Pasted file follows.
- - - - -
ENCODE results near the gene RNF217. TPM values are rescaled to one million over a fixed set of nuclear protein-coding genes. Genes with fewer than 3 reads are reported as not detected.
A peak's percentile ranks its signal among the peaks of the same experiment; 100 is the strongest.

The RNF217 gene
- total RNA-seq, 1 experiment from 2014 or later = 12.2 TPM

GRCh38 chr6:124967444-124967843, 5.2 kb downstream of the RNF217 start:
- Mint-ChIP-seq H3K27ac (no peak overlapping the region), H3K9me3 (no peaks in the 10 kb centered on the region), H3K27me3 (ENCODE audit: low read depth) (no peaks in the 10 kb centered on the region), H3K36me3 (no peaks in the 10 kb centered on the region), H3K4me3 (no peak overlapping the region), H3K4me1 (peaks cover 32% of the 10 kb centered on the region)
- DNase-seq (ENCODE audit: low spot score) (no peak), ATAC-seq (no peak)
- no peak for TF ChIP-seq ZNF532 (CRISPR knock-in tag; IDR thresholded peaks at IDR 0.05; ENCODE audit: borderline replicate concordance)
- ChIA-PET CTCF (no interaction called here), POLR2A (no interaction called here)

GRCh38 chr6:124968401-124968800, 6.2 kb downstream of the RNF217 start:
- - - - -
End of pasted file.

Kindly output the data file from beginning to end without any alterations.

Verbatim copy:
ENCODE results near the gene RNF217. TPM values are rescaled to one million over a fixed set of nuclear protein-coding genes. Genes with fewer than 3 reads are reported as not detected.
A peak's percentile ranks its signal among the peaks of the same experiment; 100 is the strongest.

The RNF217 gene
- total RNA-seq, 1 experiment from 2014 or later = 12.2 TPM

GRCh38 chr6:124967444-124967843, 5.2 kb downstream of the RNF217 start:
- Mint-ChIP-seq H3K27ac (no peak overlapping the region), H3K9me3 (no peaks in the 10 kb centered on the region), H3K27me3 (ENCODE audit: low read depth) (no peaks in the 10 kb centered on the region), H3K36me3 (no peaks in the 10 kb centered on the region), H3K4me3 (no peak overlapping the region), H3K4me1 (peaks cover 32% of the 10 kb centered on the region)
- DNase-seq (ENCODE audit: low spot score) (no peak), ATAC-seq (no peak)
- no peak for TF ChIP-seq ZNF532 (CRISPR knock-in tag; IDR thresholded peaks at IDR 0.05; ENCODE audit: borderline replicate concordance)
- ChIA-PET CTCF (no interaction called here), POLR2A (no interaction called here)

GRCh38 chr6:124968401-124968800, 6.2 kb downstream of the RNF217 start: